Arduino

Interface rotor K3NG universelle

Description d'une platine "universelle" aussi appelée "shield" permettant l'utilisation d'un Arduino UNO avec le logiciel rotor de K3NG. Seule la fonction AZIMUH est supportée.
Cette platine a été conçue de manière à permettre l'utilisation du logiciel soit avec un afficheur LCD ou une carte réseau pour fonctionnement à distance via IP, et d'un rotor avec résistance variable. (HAM II et HAM IV en ce qui me concerne)

La platine comporte :
- un régulateur 5V/1A
- un connecteur pour enfichage d'un Arduino UNO seul ou avec un shield réseau
- un connecteur HE10 mâle pour câble en nappe pour le raccordement d'un afficheur LCD
- un connecteur DIN 5 broches femelle pour raccordement d'un rotor
- 2 connecteurs pour boutons-poussoirs "Sens horaire" et "Sens anti-horaire"
- une résistance ajustable multi-tours VR2 pour la calibration de l'azimuth
- une résistance ajustable VR1 de réglage contraste de l'afficheur LCD
- 3 transistors pour les commandes CW, CCW, et BRAKE du rotor (sorties à collecteurs ouverts)

K3NG rotator via Ethernet

K3NG pstrotator

To be finished ...
While building up my remote station, i was looking for a solution to control one or 2 azimuth only rotators via the Internet.

There are several solutions and i finally adopted the K3NG rotator project i already used for a rotator controller connected via USB to my computer.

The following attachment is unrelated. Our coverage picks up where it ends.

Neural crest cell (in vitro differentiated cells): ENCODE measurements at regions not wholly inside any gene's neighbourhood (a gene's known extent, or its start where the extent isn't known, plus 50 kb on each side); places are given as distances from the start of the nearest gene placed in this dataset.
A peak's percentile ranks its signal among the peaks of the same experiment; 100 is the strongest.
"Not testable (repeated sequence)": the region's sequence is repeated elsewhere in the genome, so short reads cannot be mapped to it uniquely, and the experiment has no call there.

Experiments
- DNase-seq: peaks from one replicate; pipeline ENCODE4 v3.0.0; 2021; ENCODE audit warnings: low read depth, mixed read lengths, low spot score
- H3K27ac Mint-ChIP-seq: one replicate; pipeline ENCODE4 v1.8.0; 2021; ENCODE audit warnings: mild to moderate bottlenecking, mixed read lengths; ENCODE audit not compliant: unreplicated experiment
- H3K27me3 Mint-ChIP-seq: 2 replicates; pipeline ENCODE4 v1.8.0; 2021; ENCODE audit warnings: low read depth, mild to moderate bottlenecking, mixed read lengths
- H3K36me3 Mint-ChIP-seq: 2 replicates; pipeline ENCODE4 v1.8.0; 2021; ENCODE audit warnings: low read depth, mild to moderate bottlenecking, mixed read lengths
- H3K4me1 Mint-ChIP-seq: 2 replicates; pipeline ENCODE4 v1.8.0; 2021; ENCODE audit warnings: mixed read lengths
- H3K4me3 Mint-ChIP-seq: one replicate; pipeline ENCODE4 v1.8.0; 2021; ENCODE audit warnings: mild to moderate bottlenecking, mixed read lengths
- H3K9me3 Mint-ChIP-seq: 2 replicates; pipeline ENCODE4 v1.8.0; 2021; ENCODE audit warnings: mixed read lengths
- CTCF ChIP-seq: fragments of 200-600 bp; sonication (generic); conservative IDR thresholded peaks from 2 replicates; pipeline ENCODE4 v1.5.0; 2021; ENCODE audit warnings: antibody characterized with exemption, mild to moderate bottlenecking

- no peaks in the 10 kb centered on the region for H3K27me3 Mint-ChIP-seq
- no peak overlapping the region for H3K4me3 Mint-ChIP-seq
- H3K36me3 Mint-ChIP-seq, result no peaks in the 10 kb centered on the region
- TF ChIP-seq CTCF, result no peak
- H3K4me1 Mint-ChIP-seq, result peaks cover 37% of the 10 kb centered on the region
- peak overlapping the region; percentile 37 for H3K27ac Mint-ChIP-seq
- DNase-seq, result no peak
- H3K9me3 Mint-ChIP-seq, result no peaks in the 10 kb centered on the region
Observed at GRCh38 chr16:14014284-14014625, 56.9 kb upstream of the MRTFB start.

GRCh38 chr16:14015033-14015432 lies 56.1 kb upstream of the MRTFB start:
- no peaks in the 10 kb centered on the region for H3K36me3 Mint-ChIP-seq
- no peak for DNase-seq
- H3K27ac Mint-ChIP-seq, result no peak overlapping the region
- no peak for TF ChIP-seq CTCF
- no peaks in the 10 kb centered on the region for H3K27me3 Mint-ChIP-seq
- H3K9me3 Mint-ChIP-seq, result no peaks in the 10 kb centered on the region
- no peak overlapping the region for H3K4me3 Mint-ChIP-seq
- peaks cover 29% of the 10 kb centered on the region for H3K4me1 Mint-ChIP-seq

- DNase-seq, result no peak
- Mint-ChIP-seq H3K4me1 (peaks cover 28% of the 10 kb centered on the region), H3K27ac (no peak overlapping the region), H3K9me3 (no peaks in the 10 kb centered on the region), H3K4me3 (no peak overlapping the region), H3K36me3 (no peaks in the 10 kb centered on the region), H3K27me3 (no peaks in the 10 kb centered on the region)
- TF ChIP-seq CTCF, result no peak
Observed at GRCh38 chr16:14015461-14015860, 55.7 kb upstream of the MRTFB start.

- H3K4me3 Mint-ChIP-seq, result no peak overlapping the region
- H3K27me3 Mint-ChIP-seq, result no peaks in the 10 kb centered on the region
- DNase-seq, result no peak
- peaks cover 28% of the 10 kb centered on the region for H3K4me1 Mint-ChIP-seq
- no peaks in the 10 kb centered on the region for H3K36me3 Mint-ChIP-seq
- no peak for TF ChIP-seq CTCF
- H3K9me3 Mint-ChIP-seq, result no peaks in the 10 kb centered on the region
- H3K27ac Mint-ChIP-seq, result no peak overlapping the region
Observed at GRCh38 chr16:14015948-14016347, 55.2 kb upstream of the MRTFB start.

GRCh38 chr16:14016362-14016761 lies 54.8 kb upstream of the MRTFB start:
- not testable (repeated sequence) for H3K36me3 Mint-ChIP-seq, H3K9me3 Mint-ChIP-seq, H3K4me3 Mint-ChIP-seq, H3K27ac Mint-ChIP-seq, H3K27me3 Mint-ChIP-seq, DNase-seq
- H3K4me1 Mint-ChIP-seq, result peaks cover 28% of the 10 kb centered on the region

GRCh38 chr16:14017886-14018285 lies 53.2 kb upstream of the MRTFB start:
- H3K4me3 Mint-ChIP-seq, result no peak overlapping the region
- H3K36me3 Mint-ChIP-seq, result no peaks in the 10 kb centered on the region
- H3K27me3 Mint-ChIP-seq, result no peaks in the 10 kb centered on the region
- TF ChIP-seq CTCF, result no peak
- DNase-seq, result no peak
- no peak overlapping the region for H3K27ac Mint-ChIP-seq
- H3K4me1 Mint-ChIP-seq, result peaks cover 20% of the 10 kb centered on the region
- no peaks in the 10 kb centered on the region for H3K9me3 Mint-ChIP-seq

An Arduino compatible Ethernet shield must be plugged in the Arduino. The genuine Arduino shield is presented here.

HAM IV computer interface "à la K3NG"

To be finished...
Some years ago, i developed my own rotator interface with a PIC 18F452. In a need of another interface, i was unable to locate the sources of this project, lost somewhere in the computer Walhalla ! So, i looked for a finished project to build, and found the K3NG Arduino rotator project.

It looked very complete and having some recent experiences with the Arduino, i decided to give it a try.

What i needed :

  • Only azimuth drive
  • 2 lines LCD display (as i had several)
  • Eventualy 2 buttons CW + CCW to drive the rotator
  • Running on an Arduino Uno (as i had several)

Arduino - save SRAM !

During the writing of my beehive monitoring project "Apaguard " using an Arduino UNO, i've been quickly very clode to the SRAM limit...

The Arduino UNO has "only" 2048 bytes of SRAM, which can quickly be filled if no precautions are taken.
Here are a few tricks i used during my writing, which permitted me to save a lot of SRAM and should be used by anyone coding on Arduino.

Arduino - voltage measurements.

At first glance, measuring a voltage with an Arduino UNO seems to be a simple task. You only need to use the builtin A/D converter and the analogRead() function. But if you want to do this and get good results, you need to take some precautions and understand what you are doing !

Here my experience, and at the end i got very good results !